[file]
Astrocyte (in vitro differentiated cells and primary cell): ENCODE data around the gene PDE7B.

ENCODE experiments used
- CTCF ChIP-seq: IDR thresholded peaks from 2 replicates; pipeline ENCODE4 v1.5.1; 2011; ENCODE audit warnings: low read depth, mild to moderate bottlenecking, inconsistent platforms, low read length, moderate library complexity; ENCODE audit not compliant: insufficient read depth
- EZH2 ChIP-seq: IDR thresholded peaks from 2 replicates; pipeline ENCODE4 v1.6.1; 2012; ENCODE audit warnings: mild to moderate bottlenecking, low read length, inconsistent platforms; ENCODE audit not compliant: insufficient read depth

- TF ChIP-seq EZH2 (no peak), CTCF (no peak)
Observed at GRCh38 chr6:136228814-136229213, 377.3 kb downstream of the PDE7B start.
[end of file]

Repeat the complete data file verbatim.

Astrocyte (in vitro differentiated cells and primary cell): ENCODE data around the gene PDE7B.

ENCODE experiments used
- CTCF ChIP-seq: IDR thresholded peaks from 2 replicates; pipeline ENCODE4 v1.5.1; 2011; ENCODE audit warnings: low read depth, mild to moderate bottlenecking, inconsistent platforms, low read length, moderate library complexity; ENCODE audit not compliant: insufficient read depth
- EZH2 ChIP-seq: IDR thresholded peaks from 2 replicates; pipeline ENCODE4 v1.6.1; 2012; ENCODE audit warnings: mild to moderate bottlenecking, low read length, inconsistent platforms; ENCODE audit not compliant: insufficient read depth

- TF ChIP-seq EZH2 (no peak), CTCF (no peak)
Observed at GRCh38 chr6:136228814-136229213, 377.3 kb downstream of the PDE7B start.